According to her, she had three ‘good’ grounds to turn down the proposal of late Faleti. First was her intention to further her education beyond secondary level, which incidentally was also the dream of her parents. Second, her strict Christian parents would not even allow anyone at the time to distract her from her studies. And third, her parents, who are committed members and leaders at Christ Apostolic Church would never allow their daughter get married as a second wife.
Narrating how they met, Abosede recalled that her first encounter with the man who later ended up as her husband and father of all her children, was at the annual inter-house sports competition of her school, where Alagba Faleti was invited as a guest.
She reasoned that, it was probably her plump but sportive physique that caught her late husband’s attention but she later earned Faleti’s audience after the event. He seized the opportunity to commend her sporting abilities. She later got another invitation from him to visit to his workplace.
Another factor that brought them close was the establishment of the O-Y-O Fans Club, where students from various secondary school across the region were invited for on-air performances in songs, dances and drama at Broadcasting Corporation of Oyo State (BCOS).
Her school was the first to be invited and subsequent visits provided her more opportunities to see Faleti. Her participation in the broadcasting activities offered her innumerable chances to meet with Faleti. Those were the only opportunities she had to meet him as she was hardly allowed to go out. Her parents watched her with an eagle eye.
A series of unpalatable episodes
Abosede revealed that she would never forget certain individuals for the roles they played in her marital journey with her deceased husband. They are Prince Bayo Sanda, Prince Adenle and Prof Olatunde Olatunji; Sanda and Olatunji later visited her to convey love messages from Faleti. They reportedly conveyed his genuine intentions for her.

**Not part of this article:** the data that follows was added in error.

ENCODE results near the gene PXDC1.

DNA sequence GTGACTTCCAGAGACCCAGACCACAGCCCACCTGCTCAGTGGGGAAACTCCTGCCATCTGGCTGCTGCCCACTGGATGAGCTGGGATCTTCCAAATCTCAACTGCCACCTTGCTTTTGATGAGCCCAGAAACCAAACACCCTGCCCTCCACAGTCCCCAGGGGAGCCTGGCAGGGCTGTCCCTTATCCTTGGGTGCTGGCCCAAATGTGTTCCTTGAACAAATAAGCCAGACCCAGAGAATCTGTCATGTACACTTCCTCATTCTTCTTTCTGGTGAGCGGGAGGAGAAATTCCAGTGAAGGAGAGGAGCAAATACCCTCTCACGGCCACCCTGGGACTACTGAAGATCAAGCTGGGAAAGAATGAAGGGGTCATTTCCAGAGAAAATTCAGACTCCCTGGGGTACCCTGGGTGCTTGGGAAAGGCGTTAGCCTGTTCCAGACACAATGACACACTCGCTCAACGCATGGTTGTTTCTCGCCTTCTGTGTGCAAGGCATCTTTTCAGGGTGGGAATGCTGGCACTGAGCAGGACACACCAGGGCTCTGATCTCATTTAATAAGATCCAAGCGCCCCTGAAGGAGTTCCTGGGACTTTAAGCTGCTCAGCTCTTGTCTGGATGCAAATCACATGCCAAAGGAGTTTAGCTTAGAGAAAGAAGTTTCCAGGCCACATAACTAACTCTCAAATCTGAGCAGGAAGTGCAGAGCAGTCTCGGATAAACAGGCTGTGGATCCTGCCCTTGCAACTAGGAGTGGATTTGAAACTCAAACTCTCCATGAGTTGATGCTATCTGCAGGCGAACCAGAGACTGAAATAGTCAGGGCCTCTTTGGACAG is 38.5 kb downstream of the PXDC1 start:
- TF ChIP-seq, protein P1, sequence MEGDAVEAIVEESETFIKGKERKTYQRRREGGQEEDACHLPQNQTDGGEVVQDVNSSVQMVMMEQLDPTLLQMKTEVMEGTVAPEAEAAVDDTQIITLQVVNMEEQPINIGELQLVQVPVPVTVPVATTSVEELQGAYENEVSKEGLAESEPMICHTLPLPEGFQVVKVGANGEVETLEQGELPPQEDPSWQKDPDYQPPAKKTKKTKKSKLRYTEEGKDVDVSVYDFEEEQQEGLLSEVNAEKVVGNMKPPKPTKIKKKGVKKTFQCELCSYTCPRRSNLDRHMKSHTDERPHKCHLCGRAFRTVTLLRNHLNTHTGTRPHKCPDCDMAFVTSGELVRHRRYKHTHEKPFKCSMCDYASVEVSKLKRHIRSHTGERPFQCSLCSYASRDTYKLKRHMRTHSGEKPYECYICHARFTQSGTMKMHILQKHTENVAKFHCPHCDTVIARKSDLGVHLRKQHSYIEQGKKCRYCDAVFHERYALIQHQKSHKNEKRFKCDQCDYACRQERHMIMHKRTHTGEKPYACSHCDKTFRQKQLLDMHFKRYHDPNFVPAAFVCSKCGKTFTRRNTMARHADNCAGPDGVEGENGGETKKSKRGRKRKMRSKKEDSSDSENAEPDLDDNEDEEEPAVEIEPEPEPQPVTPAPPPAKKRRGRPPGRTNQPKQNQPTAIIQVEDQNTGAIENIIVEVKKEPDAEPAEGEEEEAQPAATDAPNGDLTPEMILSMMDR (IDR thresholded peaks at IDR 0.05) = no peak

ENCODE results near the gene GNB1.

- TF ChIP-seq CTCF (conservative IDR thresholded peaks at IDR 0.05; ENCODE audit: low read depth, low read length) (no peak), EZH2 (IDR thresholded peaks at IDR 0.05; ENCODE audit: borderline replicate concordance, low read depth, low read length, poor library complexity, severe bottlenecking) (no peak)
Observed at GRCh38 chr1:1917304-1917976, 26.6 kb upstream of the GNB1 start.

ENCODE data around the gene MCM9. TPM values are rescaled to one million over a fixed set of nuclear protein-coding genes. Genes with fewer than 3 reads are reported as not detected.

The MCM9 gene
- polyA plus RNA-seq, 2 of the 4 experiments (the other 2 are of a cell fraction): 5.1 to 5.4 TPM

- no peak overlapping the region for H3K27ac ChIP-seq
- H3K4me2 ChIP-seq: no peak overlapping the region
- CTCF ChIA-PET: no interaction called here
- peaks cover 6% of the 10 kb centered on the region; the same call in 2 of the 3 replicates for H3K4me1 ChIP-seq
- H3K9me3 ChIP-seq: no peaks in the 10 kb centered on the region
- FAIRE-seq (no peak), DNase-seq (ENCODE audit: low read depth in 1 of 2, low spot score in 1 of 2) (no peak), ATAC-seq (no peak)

Although she said she refused to give them a positive response, she agreed to rejoin her school troupe anytime they were invited for performance by O-Y-O Fans Club Choir and that afforded Faleti opportunity to see and woo her.
According to her, months later, Faleti challenged her to inform her parents of his intentions. Even though she already knew what to expect, she did his bidding. She was so sure her mother wouldn’t even listen to such a subject at the time because she was very strict unlike her father who had a softer disposition.
“I knew I could talk freely with my father than my mother because she was stricter and harsher than my father. My father was soft-minded but not my mother. Then, one day I told my father if he knew one man named Adebayo Faleti, and that he had proposed to marry me. My father said he wanted me to go to school and get better education,” she said.
After her secondary education, Abosede appealed to Faleti, who she was already developing a soft spot for, to let her be in order to face her education, according to her parents’ wish. She remembered how Faleti pulled her aside and assured her that he would stand by her and encourage her to attain any level of education she desired.
She said that his words were always reassuring; she was encouraged by the fact that he had no wife at home or anywhere. Faleti convinced Abosede that there was no woman lurking in a corner to give her problems if she married him.
He assured her that he would do everything necessary to protect her from any antagonism if she agreed. To show his determination, she said, Faleti engaged the services of a private tutor for her, which helped her pass her exams in flying colours before encouraging her to enroll at Teachers Training College, Iyana Offa.
She suspected that Faleti was either advised, warned or unsure of what might happen if he allowed her depart from his sight especially the likelihood that she might be snatched by another man.
One thing led to another and she was impregnated by Faleti.. That was to begin another unpalatable episode in her life.
“When I took in for him, I never knew how I was going to tell my parents at home but my mother observed me well and then challenged me asking if I was pregnant. Reluctantly, I said ‘Yes.’
“My parents chased me out at midnight, around 1 am. They chased me out of the house naked. My father ran after me but I ran as fast as I could. I took refuge in the house of one of my father’s church members, Mrs. Joke Ishola. I had taken a rag from somewhere along the road to cover my nakedness. When I got to her house around 2am, she was shocked to see me but she accommodated and clothed me,” she said.